(11)

  Since Y = X 1 , X 2 , the PDF of X 1 and X 2 is simply f X 1 ,X 2 (x1 , x2 ) = f Y1 ,Y2 (x1 , x2 ) = √

1 48π 2

e−(x1 +x1 x2 −16x1 −20x2 +x2 +112)/6 2

2

(12)

(c) We can observe directly from μ X and C X that X 1 is a Gaussian (4, 2) random variable. Thus, 8−4 X1 − 4 P [X 1 > 8] = P > = Q(2) = 0.0228 (13) 2 2

Problem 5.7.2 Solution

We are given that X is a Gaussian random vector with ⎡ ⎤ ⎡ ⎤ 4 4 −2 1 CX = ⎣−2 4 −2⎦ . μX = ⎣8⎦ 6 1 −2 4 We are also given that Y = AX + b where 1 1/2 2/3 A= b 1 −1/2 2/3

−4 = . −4

(1)

(2)

Since the two rows of A are linearly independent row vectors, A has rank 2. By Theorem 5.16, Y is a Gaussian random vector. Given these facts, the various parts of this problem are just straightforward calculations using Theorem 5.16. (a) The expected value of Y ⎡ ⎤ 4 1 1/2 2/3 ⎣ ⎦ −4 8 8 + = μY = AμX + b = 1 −1/2 2/3 −4 0 6

(3)

(b) The covariance matrix of Y is CY = ACX A ⎤⎡ ⎤ ⎡ 4 −2 1 1 1 1 43 55 1 1/2 2/3 ⎣ ⎦ ⎣ ⎦ −2 4 −2 1/2 −1/2 = = . 1 −1/2 2/3 9 55 103 1 −2 4 2/3 2/3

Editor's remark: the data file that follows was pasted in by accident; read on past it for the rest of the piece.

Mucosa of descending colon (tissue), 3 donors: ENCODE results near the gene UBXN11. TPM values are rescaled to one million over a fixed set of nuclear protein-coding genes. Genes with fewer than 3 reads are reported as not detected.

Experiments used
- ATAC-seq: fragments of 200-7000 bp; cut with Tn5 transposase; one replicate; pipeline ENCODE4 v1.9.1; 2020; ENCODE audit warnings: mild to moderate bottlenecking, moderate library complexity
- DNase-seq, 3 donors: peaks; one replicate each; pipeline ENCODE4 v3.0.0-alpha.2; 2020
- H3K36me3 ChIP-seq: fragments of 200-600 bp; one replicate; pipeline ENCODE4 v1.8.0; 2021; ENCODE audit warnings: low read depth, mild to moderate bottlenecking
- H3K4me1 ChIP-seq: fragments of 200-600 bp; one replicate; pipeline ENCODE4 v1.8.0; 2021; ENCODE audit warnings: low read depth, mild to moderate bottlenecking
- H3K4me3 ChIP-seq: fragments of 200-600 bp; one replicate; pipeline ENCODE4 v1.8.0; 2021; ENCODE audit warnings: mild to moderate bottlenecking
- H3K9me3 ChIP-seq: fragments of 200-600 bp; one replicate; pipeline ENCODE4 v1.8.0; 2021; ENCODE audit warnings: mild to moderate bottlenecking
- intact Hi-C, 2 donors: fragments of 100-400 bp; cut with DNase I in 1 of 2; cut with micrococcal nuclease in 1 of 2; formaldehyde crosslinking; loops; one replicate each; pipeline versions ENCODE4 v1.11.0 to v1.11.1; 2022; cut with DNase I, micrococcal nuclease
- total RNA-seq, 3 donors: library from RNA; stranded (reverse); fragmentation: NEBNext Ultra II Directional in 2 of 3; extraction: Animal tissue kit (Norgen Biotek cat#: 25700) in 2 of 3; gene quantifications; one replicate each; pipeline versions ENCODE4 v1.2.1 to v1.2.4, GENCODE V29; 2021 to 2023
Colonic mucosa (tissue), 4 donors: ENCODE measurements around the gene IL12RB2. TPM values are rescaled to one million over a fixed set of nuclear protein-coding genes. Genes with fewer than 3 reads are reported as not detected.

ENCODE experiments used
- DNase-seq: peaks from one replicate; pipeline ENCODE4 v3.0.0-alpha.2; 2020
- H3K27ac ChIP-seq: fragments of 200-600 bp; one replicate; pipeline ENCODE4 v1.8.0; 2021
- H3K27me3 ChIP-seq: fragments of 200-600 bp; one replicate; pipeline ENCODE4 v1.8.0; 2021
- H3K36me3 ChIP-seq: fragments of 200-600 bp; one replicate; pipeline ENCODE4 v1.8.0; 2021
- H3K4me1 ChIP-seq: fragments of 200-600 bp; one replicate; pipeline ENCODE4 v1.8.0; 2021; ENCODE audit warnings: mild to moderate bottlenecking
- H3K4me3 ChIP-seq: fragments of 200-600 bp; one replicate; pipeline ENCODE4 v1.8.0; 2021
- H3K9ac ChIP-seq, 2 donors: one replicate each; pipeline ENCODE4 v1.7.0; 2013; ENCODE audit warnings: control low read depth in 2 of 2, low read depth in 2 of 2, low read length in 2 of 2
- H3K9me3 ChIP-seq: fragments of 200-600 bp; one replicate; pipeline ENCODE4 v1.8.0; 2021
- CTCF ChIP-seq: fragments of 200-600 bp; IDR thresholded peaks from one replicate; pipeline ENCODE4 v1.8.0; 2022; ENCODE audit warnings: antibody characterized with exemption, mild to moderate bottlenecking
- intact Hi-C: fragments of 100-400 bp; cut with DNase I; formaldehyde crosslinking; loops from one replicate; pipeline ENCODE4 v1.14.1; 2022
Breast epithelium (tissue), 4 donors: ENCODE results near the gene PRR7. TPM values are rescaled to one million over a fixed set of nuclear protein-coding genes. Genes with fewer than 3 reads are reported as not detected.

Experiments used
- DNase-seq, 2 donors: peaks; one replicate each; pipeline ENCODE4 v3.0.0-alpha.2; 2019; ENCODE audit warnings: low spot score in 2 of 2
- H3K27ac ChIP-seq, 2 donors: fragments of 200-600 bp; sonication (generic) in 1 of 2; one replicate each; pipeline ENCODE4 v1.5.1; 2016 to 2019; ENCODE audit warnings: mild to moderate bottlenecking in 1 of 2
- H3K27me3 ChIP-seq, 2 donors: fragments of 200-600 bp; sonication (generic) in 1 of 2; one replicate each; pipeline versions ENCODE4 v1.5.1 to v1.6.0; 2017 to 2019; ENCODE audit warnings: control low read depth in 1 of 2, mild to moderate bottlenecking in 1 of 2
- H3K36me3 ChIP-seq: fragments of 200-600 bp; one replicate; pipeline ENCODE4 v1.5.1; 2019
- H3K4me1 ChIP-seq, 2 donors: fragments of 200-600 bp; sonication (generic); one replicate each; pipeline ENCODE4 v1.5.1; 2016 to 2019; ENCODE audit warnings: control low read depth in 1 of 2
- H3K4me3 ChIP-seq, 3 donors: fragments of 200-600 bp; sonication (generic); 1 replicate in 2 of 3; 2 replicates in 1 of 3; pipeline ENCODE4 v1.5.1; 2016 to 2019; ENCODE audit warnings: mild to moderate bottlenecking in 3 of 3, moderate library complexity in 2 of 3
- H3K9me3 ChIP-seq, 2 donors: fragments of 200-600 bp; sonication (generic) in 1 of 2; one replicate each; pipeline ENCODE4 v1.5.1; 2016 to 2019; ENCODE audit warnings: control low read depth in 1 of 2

233

(4) (5)

(c) Y has correlation matrix RY = CY +

μY μY

 1 619 55 1 43 55 8  8 0 = + = 0 9 55 103 9 55 103

(6)

(d) From μY , we see that E[Y2 ] = 0. From the covariance matrix CY , we learn that Y2 has variance σ22 = CY (2, 2) = 103/9. Since Y2 is a Gaussian random variable, 1 Y2 1 P [−1 ≤ Y2 ≤ 1] = P − ≤ (7) ≤ σ2 σ2 σ2     −1 1 − (8) = σ2 σ2   1 −1 (9) = 2 σ2   3 − 1 = 0.2325 (10) = 2 √ 103

Problem 5.7.3 Solution

This problem is just a special case of Theorem 5.16 with the matrix A replaced by the row vector a and a 1 element vector b = b = 0. In this case, the vector Y becomes the scalar Y . The expected value vector μY = [μY ] and the covariance “matrix” of Y is just the 1 × 1 matrix [σY2 ]. Directly from Theorem 5.16, we can conclude that Y is a length 1 Gaussian random vector, which is just a Gaussian random variable. In addition, μY = a μX and Var[Y ] = CY = a CX a.

(1)

Problem 5.7.4 Solution

From Definition 5.17, the n = 2 dimensional Gaussian vector X has PDF   1 1  −1 f X (x) = exp − (x − μX ) CX (x − μX ) 2π [det (CX )]1/2 2

(1)

where CX has determinant det (CX ) = σ12 σ22 − ρ 2 σ12 σ22 = σ12 σ22 (1 − ρ 2 ).

(2)

1 1  = . 1/2 2π [det (CX )] 2π σ1 σ2 1 − ρ 2

(3)

Thus,

Using the 2 × 2 matrix inverse formula −1 1 a b d −b = , c d ad − bc −c a

234

(4)